August 19, 2013
By Mohamed Yousry and Michael Gasper
In the immediate aftermath of the coup that deposed Egyptian President Mohamed Morsi, it looked as though the Muslim Brothers had decided to embrace all options, including violence, to regain their footing and demand Morsi’s reinstatement. In the heat of the moment, some Brotherhood members and their supporters waved flags associated with militant Islamist groups, such as al-Qaeda, and issued rampant threats against the deposed president’s opponents.
After a quick recalibration, however, the Brothers wrapped themselves in Egyptian flags and brought women and children with them to demonstrations, proclaiming that their resistance to the military-backed government would be non-violent.
To many, this seemed to be a welcome departure for the group, which did not shy away from espousing violence through much of its earlier history. However, a closer look at the Brothers’ strategy offers insight into the extent that the group’s past continues to weigh heavily on its decision-making in the present. The group’s history is a burden that severely handicaps its ability to reach a political settlement that would secure a legal place for the movement in Egypt’s political future.
Indeed, the parallels between the past and the present are striking. For example, as they have often done, the Brothers fundamentally overestimated their support among the general population while underestimating the strength of their opponents.
In 1953, Brotherhood luminaries Sayyid Qutb and Hassan al-Hudaybi confidently declared that the Brothers would destroy their opponents (in this case the Free Officers, the military regime that had ousted the monarchy in 1952). There are echoes of this now, as many leaders of today’s Brothers confidently declared their ability to defeat the opposition and to reinstate Morsi within a few short days. In both instances the Brothers seem oblivious to the range of forces arrayed in support of the new regime.
This inability to grasp the political significance of the moment might be traced to a second factor that has marked the Brothers’ self-perception since they became a significant player in Egyptian politics in the 1930s. The group continues to present its discourse as synonymous with Islam and as such distances itself from any other political movement or trend. Brotherhood rhetoricians portray their political struggle not as competition for political power but as martyrdom in the service of God.
This is not new. In 1965, Qutb and those in his immediate circle declared themselves al-‘Usba al-Mu’minah, or the “Faithful Core.” This reflected their view of the 1960s as a battle against the “infidel” regime of President Nasser, whom they saw as a lackey of the West conspiring with the Jews and the Soviet Union to destroy Islam. Similarly, we now hear echoes of this dusty rhetoric from many Brothers who stridently assert that their group represents the only vision of Islam writ large. To them, their enemies are criminals determined to extinguish God’s light on earth.
Similarly, the Brothers continue to depict themselves as victims protected by angels facing off against non-believers. Longtime Brotherhood activist Zayneb al-Ghazali claimed that while she was imprisoned in the 1960s, God’s angels appeared in her cell to feed, clothe, and protect her. In recent weeks, a number of Brotherhood speakers have claimed to have seen the angel Gabriel at their encampment in Rab’a al-‘Adawiyya that was so brutally attacked on the morning of August 14, 2013.
A few have gone so far as to claim that they have received divine visions of the Prophet of Islam requesting that Morsi lead him in prayers. In fact, even during Morsi’s presidency, the Islamist writer Fahmy Howeidy characterized Morsi’s opponents as Pharaohs and non-believers, and the Brothers and President Morsi as Moses and his Godly people.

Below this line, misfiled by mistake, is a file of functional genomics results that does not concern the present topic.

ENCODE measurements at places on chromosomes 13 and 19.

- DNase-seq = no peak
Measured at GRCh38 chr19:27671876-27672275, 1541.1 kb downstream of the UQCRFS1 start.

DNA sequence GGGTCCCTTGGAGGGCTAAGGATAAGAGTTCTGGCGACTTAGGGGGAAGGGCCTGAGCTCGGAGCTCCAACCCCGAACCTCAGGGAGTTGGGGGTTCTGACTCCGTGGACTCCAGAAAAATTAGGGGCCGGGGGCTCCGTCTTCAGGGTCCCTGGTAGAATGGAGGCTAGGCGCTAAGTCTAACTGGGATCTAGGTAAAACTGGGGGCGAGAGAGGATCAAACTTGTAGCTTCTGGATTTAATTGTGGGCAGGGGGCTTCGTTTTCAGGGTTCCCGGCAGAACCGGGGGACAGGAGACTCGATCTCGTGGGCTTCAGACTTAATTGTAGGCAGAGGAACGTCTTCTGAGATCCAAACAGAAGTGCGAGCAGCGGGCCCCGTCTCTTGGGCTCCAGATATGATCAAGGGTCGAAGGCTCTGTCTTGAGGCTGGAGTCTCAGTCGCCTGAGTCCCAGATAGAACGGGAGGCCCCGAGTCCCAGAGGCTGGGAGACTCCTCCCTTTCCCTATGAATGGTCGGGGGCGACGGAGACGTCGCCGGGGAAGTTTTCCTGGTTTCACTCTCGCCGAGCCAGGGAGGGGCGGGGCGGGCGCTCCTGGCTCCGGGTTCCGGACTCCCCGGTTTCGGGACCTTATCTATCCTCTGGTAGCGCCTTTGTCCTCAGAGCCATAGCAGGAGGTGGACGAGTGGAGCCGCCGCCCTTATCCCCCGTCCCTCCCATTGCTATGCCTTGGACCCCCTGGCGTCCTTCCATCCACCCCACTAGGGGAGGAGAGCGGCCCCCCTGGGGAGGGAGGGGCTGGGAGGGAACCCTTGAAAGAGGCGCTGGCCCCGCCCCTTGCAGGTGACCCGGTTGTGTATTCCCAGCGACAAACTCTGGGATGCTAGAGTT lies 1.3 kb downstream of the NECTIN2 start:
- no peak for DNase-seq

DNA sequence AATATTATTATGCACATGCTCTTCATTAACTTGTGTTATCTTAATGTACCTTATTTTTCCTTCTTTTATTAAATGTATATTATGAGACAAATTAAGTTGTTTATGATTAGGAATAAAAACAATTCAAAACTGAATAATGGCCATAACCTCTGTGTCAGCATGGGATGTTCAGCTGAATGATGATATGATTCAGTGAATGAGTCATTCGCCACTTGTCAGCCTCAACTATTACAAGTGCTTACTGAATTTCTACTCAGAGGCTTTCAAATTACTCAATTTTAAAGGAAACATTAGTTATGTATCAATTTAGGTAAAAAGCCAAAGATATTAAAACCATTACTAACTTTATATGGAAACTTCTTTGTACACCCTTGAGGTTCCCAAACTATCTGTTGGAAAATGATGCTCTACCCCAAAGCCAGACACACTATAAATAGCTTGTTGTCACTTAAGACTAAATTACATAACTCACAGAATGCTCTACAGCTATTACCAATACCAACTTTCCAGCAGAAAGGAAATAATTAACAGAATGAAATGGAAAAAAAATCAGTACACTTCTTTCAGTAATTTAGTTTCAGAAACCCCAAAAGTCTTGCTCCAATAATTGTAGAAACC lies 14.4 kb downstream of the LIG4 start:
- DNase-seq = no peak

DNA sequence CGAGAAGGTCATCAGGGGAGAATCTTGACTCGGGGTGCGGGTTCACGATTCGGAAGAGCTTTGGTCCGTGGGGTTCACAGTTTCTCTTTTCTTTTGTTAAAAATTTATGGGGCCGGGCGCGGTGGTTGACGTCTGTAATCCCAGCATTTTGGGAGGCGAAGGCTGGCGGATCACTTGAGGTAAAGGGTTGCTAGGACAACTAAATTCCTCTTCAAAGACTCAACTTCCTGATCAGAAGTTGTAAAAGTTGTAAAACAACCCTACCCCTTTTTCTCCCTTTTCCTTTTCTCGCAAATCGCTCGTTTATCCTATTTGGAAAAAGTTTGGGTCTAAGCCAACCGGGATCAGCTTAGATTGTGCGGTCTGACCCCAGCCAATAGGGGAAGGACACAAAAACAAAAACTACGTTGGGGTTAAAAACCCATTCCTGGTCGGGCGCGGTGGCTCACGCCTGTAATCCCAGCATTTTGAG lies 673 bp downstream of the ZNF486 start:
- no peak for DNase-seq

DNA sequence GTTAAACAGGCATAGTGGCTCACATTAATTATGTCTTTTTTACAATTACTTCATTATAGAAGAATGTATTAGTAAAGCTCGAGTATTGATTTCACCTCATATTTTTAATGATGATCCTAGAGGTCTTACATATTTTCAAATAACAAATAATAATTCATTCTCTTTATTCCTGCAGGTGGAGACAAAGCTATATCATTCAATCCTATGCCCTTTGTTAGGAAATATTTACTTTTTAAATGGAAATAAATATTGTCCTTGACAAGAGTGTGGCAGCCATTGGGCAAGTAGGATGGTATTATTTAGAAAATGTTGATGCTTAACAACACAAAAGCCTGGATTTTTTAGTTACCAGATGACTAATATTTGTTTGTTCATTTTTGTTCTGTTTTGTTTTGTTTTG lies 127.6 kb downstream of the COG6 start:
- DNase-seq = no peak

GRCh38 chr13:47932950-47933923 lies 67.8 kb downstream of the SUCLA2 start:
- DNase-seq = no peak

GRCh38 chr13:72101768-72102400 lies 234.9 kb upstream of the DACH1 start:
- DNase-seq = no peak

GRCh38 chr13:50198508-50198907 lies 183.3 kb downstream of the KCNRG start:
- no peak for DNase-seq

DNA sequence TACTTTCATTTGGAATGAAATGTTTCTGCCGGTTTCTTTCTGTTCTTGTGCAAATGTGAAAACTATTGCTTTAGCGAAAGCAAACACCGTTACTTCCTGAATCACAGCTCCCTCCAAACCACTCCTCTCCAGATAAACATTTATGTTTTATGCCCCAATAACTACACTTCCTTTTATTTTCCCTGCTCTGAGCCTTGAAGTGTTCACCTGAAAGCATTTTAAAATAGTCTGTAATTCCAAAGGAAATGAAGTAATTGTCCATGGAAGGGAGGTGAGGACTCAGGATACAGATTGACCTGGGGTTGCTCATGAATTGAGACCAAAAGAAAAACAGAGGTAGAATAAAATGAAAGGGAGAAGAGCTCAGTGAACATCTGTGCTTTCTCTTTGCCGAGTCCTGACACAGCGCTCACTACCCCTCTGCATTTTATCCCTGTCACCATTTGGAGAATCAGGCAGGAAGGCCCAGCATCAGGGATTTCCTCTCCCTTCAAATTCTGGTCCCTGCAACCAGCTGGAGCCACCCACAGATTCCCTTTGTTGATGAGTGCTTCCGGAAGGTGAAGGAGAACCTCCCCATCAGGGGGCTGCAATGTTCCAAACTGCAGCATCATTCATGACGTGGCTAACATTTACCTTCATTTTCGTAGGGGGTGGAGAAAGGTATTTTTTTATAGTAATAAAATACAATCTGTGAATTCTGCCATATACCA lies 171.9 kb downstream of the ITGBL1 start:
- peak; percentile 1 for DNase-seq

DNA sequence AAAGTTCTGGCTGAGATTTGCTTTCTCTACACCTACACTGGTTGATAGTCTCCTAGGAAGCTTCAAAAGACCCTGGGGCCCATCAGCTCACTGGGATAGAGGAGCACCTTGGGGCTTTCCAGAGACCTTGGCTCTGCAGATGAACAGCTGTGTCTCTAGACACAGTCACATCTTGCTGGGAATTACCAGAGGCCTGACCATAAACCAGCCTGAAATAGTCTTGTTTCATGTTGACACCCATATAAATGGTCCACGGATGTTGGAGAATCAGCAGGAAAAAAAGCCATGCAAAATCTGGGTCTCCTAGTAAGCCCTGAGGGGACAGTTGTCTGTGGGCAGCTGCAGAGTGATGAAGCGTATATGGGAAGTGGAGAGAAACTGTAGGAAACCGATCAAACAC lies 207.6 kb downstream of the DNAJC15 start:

And finally, some Brotherhood rhetoricians continue to do what they do best: muddy the facts. For example, ‘Umar al-Tilmissani, a former head of the Brothers, declared that the movement’s founder, Hassan al-Banna, was the true initiator and the real architect of the 1952 coup that toppled Egypt’s monarchy and brought Nasser to power. This complete rewriting of reality is parallel to the current leadership’s claims that not only did Morsi challenge U.S.-Israeli hegemony in the region (a powerful populist position that is not supported by facts) but also that he had agreed to hold early presidential elections after the military’s ultimatum of June 30, 2013. Again this is not supported by facts. Moreover, the Brothers also continue to argue that the deposed president included the opposition in all his decision-making processes. Regardless of one’s view of the military coup, no serious observer could reasonably assert that Morsi’s government was inclusive.
If history is any indication, these delusions of grandeur will serve the Brotherhood poorly.
One need look no further than their 1954 misreading of the political situation that led to Nasser detaining thousands of Brotherhood members. Eventually, more than 1,500 were sentenced to long prison terms and six were hanged. This inability to fully grasp the limits of their power greatly weakened the movement at a time when it was facing increasing repression from the Egyptian state. The frightful violence recently perpetrated by security forces against Brotherhood sit-ins may serve as a new analog to this theme.
With all of this in their history it is perplexing that the current leadership has not learned from the past. Even more inexplicable is that despite the caution from a prominent and ardent supporter, Salafi preacher Hazem Salah Abu Ismael, that the Brothers had lost much of their ability to mobilize the masses, they still don’t have a realistic view of the present. Indeed it is quite clear that their support, even among Islamists, is dwindling, and their popularity among ordinary citizens is very low. This explains at least in part the so far muted response among Egyptians about the violence of August 14.